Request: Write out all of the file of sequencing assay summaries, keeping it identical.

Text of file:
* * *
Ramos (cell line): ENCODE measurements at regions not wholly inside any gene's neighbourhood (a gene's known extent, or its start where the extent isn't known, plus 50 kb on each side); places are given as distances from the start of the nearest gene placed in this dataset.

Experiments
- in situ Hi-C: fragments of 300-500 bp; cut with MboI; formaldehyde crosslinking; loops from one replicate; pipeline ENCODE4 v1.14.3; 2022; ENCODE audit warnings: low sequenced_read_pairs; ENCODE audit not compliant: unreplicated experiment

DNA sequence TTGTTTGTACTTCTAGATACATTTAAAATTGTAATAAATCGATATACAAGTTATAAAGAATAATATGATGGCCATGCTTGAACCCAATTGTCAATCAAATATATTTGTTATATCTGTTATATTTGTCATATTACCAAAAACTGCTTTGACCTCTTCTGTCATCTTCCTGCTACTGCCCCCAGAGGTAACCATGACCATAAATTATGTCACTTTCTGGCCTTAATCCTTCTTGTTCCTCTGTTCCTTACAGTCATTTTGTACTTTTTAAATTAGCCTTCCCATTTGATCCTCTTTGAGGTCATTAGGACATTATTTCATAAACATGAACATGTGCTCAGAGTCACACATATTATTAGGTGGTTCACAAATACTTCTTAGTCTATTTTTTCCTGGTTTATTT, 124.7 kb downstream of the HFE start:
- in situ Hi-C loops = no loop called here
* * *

Ramos (cell line): ENCODE measurements at regions not wholly inside any gene's neighbourhood (a gene's known extent, or its start where the extent isn't known, plus 50 kb on each side); places are given as distances from the start of the nearest gene placed in this dataset.

Experiments
- in situ Hi-C: fragments of 300-500 bp; cut with MboI; formaldehyde crosslinking; loops from one replicate; pipeline ENCODE4 v1.14.3; 2022; ENCODE audit warnings: low sequenced_read_pairs; ENCODE audit not compliant: unreplicated experiment

DNA sequence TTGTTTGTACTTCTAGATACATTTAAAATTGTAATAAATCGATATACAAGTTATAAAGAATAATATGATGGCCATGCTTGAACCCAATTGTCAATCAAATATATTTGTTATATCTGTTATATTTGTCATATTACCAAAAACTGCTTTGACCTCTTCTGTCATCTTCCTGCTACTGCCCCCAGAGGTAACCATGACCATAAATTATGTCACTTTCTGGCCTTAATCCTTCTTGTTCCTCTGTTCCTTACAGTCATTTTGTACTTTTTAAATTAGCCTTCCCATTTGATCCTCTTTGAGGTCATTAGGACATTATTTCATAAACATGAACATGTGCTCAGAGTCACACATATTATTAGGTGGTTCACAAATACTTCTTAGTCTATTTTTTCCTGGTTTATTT, 124.7 kb downstream of the HFE start:
- in situ Hi-C loops = no loop called here